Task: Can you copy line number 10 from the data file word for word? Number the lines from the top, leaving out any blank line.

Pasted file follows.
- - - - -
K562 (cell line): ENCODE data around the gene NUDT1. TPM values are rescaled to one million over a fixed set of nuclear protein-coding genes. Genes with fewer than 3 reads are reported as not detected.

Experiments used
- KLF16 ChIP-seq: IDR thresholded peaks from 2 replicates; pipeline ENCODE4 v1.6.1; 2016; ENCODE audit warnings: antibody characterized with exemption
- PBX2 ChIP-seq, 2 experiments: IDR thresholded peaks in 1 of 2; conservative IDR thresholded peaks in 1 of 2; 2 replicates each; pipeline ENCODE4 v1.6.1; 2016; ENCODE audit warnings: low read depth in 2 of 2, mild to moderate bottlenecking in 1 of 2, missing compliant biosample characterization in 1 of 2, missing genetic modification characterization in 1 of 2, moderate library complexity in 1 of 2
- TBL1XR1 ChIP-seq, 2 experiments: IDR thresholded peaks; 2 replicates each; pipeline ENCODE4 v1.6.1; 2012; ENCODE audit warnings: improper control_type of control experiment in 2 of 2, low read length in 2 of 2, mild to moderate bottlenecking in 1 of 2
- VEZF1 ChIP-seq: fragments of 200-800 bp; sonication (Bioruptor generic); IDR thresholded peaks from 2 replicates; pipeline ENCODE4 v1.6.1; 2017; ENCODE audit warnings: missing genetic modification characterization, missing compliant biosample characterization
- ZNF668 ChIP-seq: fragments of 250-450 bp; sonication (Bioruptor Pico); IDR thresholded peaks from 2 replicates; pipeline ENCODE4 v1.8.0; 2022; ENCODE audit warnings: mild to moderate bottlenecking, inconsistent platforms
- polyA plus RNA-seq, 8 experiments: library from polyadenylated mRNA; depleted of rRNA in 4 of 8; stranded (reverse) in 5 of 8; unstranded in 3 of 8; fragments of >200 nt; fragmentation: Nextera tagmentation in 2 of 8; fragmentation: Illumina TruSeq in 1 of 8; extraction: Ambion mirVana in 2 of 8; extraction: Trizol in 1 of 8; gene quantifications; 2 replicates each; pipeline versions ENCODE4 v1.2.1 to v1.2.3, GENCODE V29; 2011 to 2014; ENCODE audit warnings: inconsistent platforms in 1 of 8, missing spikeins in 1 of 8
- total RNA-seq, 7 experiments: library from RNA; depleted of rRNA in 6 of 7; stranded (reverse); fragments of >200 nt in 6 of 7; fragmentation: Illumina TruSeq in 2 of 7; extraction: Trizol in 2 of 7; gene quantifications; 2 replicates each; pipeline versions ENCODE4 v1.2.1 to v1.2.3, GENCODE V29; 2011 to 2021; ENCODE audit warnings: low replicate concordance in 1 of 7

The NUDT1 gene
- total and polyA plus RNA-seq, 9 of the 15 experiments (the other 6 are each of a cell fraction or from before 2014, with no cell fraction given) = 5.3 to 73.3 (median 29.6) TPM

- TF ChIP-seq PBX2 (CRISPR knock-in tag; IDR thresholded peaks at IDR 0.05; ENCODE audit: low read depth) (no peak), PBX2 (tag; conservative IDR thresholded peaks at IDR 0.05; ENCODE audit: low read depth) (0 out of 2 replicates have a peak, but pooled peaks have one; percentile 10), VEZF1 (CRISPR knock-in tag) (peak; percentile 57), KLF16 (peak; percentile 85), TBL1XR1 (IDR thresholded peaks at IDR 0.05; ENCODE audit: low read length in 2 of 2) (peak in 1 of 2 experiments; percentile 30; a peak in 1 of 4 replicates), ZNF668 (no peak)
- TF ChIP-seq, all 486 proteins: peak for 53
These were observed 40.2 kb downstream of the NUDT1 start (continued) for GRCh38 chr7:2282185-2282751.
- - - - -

The NUDT1 gene